Malik Jackson didn’t hesitate.
Since he’s never been seriously injured, Jackson admitted getting benched last season was the toughest thing he’s had to endure in his seven-year NFL career.
Now that he’s with the Eagles, the veteran DT is ready to prove he’s still got it.
Before he was turned into a reserve player last Nov. 18, Jackson had started 66 consecutive regular season and playoff games dating back to 2014. That means he started every game for a nearly-four-year span and even became a Pro Bowler for the Jags in 2017.
So why was he benched?
At his introductory press conference in Philadelphia on Wednesday, Jackson said the coaches in Jacksonville told him he wasn’t playing well enough against the run. Jackson said he disagreed with that assessment.
“That’s all I really heard,” he said. “If you’re asking me, coming off a Pro Bowl year before, I don’t think that’s a valid excuse. Like I said, I’m not the coach. I just play.”
Jackson, 29, admitted it was very frustrating to get benched for the first time in his career. He played just 61.3 percent of the Jaguars’ defensive snaps in 2018, down from 73 percent the year before.
He tried to be a good soldier, though. He didn’t want to fuss, but he felt hurt by the organization. Jackson thought he was a part of the culture-change in Jacksonville and he felt like he was on the bench for business reasons.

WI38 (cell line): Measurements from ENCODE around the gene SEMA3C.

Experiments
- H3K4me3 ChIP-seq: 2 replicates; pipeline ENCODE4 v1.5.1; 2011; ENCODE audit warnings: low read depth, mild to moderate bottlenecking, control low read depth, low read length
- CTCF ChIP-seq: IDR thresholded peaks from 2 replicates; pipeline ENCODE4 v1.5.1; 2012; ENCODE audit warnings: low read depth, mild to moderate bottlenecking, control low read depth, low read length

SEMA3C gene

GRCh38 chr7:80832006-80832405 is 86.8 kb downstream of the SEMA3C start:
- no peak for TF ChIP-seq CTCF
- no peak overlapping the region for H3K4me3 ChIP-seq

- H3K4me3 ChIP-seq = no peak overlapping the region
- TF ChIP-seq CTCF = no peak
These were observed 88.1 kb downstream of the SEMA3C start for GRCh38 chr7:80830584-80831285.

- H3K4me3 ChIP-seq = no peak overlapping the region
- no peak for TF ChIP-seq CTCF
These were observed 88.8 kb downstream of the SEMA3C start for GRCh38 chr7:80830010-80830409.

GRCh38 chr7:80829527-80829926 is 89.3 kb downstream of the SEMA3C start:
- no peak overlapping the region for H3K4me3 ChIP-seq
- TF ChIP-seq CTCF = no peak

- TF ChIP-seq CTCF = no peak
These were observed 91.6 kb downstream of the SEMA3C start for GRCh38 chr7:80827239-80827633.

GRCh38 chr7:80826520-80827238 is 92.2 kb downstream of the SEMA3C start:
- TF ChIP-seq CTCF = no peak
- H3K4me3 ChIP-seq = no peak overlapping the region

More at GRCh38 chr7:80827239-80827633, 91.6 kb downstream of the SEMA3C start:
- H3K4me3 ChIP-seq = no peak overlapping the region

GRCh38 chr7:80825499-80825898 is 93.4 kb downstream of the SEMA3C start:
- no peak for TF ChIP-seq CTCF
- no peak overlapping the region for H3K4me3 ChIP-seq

So how did he deal with it?
You understand that it’s perspective, I think, for me. It’s just perspective. I’m still healthy, I can still ball, I’ll be wanted somewhere else. You just hang on to the good points. You try to stay healthy when you get the opportunities to play, because I was still playing a little bit. You just go out there and show these teams how much of a mistake they’re making and show these other teams how valuable you are.
The Eagles saw enough value in Jackson to give him a three-year contract worth $30 million. It’s not exactly the six-year, $85 million contract he got three years ago, but things have changed. Back then, he was coming off a Super Bowl title with the Broncos and his stock was peaking. This time around, he was coming off a down season in Jacksonville where he was benched halfway through.
His goal in 2018 is pretty simple: “Just to get back to where I know I can be.”
While his best position is as a 3-technique, Jackson said he’s confident playing the 1-tech or any position along the defensive line. Getting a chance to play next to Fletcher Cox ought to help him produce. Cox demands double teams on damn near every play, so Jackson will see a ton of 1-on-1 matchups while with the Eagles.
Jackson isn’t a great run-stuffing defensive tackle with his relatively slender 6-5 frame, but he can provide inside pass rush. He has 32 1/2 career sacks and had a career-high eight in 2017. The Eagles were missing that kind of pass-rush ability from the other DT throughout all of last season.
A big part of his decision to join the Eagles was the chance to play for what he thinks is the best defensive line in the league.
If Jackson returns to his Pro Bowl form, he might be right.
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